Most American films of this genre rely not so much upon the simple premise that all men are pigs, but rather upon a less realistic premise: the woman believes that her man is different, and is then crushed to find out that he’s not. This leads to a strange cultural circularity: each extra-marital affair is treated as a strange anomaly, common enough to brand an entire gender as pigs, yet rare enough to believe that one’s own relationship will be spared. We may have seen it before, but we don’t really believe that it could happen to us.

No Other Woman portrays a different cultural reality. Rather than some strange failure of monogamy, extra-marital affairs are recognized as generational challenges. Which means both that you can ask your mother for advice on handling the situation, and that each generation of women has the opportunity to respond to the challenge in new ways.

Anne Curtis plays the other woman who refuses to fall into the stereotypical mistress role (thus the title “No Other Woman”). She is independent (indeed, it turns out that hunk Derek Ramsay is dependent upon her for his employment), and goes into the no strings attached relationship with eyes open, only to fall in love. Cristine Reyes plays the wife who isn’t going to simply leave her husband or sit back while the affair happens right under her nose. Instead she fights for her husband with cunning, wit and force. The movie portrays each character realistically, refusing to demonize any of them, and the scenes where the two women confront each other are the best of the film.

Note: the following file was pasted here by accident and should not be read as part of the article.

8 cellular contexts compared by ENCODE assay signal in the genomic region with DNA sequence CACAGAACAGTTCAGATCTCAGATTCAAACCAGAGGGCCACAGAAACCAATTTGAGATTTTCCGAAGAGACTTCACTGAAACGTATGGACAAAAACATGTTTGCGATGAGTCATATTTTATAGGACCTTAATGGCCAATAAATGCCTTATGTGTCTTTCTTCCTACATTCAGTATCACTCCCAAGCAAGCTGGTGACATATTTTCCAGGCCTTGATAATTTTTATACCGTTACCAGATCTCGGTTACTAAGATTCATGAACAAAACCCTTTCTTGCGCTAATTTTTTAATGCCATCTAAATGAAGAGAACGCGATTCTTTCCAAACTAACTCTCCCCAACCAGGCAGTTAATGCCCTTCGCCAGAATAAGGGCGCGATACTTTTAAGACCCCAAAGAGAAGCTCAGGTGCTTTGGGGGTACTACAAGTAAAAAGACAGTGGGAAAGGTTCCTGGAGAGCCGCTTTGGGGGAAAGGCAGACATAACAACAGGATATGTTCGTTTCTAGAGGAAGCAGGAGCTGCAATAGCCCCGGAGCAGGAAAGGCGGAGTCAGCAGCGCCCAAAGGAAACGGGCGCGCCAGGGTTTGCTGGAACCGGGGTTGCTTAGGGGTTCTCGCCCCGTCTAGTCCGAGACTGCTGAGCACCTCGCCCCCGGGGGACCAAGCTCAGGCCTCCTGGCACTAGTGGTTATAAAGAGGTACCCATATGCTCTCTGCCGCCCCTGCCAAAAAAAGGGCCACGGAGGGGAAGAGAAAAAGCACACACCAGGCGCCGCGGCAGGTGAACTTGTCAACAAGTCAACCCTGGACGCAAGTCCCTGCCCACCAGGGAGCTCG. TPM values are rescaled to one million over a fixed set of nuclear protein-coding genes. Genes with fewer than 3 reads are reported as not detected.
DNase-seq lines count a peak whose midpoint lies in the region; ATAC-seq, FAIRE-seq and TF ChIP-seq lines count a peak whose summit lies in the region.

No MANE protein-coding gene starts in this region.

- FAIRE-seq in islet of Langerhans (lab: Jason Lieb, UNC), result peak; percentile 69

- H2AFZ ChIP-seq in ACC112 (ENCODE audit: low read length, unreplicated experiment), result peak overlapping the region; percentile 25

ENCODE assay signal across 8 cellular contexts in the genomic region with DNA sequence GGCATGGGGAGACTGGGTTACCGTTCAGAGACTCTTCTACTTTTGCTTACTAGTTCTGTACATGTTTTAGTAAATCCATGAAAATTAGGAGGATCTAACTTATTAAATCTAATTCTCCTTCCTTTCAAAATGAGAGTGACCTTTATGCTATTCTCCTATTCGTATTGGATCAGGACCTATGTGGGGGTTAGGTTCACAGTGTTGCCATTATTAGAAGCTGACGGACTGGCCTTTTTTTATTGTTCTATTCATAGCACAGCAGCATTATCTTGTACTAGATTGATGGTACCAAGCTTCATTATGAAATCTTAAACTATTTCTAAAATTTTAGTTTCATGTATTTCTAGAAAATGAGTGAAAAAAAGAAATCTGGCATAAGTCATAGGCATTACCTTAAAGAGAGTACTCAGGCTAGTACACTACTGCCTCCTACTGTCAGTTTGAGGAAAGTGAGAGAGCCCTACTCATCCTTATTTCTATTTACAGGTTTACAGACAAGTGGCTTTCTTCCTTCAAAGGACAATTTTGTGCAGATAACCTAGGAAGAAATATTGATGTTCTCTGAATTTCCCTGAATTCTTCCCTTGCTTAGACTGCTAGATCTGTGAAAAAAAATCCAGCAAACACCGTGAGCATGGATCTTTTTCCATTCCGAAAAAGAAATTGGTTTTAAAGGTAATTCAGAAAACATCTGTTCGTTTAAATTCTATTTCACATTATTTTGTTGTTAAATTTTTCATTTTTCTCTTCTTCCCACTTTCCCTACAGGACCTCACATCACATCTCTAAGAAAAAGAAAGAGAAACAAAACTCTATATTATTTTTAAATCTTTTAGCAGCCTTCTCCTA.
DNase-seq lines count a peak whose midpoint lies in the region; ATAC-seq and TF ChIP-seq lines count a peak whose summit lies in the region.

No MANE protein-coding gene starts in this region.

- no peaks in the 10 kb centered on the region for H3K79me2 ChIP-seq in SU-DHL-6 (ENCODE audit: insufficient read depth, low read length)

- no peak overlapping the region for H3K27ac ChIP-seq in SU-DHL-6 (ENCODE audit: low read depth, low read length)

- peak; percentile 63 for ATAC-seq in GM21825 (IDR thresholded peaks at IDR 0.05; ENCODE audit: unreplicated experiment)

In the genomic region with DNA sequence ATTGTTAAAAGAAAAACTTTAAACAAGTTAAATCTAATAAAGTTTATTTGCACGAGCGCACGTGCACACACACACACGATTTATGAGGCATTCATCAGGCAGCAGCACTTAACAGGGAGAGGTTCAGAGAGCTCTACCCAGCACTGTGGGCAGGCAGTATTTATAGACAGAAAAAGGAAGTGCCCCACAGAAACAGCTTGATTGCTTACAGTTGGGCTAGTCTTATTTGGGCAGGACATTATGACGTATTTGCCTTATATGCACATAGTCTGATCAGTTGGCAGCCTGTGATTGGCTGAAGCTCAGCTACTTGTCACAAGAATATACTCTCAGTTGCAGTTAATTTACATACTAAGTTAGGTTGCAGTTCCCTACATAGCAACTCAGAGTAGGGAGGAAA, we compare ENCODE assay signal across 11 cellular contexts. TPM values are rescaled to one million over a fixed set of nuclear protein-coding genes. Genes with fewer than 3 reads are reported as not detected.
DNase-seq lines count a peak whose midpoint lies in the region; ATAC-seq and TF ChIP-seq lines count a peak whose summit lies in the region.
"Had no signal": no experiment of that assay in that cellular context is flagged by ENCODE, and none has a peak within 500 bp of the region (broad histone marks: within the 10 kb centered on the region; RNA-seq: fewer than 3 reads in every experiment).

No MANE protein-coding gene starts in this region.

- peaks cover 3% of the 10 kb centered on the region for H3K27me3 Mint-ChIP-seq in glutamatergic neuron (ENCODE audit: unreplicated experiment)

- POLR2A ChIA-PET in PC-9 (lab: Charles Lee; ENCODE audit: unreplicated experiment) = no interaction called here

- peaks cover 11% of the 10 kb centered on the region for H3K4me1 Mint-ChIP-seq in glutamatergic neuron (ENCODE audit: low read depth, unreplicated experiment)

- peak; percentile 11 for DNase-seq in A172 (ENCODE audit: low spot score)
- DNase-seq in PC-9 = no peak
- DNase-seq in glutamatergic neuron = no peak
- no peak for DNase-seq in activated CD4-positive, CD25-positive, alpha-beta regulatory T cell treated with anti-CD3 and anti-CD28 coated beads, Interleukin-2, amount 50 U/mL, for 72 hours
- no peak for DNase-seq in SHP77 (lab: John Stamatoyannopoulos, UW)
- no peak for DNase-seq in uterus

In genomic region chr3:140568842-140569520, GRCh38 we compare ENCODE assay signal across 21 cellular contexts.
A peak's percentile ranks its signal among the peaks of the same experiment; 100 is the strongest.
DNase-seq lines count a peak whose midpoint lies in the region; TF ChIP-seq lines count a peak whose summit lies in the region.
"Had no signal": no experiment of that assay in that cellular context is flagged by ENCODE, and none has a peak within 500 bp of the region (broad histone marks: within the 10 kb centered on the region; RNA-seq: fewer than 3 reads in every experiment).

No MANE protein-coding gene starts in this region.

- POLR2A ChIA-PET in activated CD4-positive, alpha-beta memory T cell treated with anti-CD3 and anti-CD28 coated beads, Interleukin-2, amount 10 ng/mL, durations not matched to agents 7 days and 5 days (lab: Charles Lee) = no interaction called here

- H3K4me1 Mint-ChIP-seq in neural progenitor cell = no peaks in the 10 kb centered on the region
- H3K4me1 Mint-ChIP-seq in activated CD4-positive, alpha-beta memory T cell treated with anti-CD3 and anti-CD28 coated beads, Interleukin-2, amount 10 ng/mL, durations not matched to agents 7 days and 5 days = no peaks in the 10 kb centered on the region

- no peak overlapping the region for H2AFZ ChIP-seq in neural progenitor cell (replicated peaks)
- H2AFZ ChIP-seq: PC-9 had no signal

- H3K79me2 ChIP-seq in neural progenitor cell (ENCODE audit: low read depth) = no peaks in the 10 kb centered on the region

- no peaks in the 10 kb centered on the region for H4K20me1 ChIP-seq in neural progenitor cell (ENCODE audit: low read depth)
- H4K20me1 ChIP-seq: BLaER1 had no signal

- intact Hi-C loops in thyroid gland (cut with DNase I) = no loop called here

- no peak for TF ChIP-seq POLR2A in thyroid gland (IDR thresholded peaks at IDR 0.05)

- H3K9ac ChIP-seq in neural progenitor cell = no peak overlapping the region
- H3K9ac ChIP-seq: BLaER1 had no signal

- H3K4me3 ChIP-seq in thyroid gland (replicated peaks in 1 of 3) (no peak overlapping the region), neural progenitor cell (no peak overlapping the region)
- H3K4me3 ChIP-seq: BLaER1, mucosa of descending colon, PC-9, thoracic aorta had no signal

A note to viewers who don’t speak Tagalog: the version of the film that I saw did not include subtitles, which meant that I missed out on some of the witty dialogue, particularly during the high-stakes dinner and pool scenes. However, the plot is a simple one and the film lapses into English often enough that I was able to follow along rather nicely.

Oscar Chances:

While No Other Woman has the honor of currently being the highest grossing Filipino film of all time, it was not submitted to the Oscars. That honor will go instead to Marlon Rivera’s Ang Babae Sa Septic Tank (The Woman In The Septic Tank.)

My Lamb Score: 2 1/2 out of 5 Lambs
What is a lamb score? Click HERE to learn more.
Read more of my reviews HERE.

Tuesday, October 25, 2011

84th Oscar Best Director Updates (2011-2012 Awards Season) (10/25/11)

Here are today’s rankings for the 84th Oscar Best Director race (2011-2012 awards season), with previous ranking shown in parenthesis after each entry.

1. Steven Spielberg for War Horse (Predicted Winner) (previous rank 3)
2. Alexander Payne for The Descendants (previous rank 10)
3. Michel Hazanavicius for The Artist (previous rank 30)
4. Terrence Malick for The Tree Of Life (previous rank 5)